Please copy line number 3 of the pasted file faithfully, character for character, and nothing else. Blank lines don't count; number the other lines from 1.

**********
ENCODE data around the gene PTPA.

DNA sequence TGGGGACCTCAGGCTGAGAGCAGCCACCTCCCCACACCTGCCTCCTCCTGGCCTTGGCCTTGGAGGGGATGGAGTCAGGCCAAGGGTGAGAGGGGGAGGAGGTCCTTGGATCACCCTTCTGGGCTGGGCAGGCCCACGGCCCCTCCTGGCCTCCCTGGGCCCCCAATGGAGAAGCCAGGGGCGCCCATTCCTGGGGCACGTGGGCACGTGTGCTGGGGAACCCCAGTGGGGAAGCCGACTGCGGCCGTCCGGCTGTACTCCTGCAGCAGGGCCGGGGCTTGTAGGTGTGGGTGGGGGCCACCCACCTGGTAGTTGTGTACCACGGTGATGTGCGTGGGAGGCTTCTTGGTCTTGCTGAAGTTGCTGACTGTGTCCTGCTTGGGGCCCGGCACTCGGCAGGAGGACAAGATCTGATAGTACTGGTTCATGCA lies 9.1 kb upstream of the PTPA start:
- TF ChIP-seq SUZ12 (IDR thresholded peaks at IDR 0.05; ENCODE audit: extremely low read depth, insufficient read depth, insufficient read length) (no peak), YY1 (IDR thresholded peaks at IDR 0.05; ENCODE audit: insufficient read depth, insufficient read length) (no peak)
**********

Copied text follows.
- TF ChIP-seq SUZ12 (IDR thresholded peaks at IDR 0.05; ENCODE audit: extremely low read depth, insufficient read depth, insufficient read length) (no peak), YY1 (IDR thresholded peaks at IDR 0.05; ENCODE audit: insufficient read depth, insufficient read length) (no peak)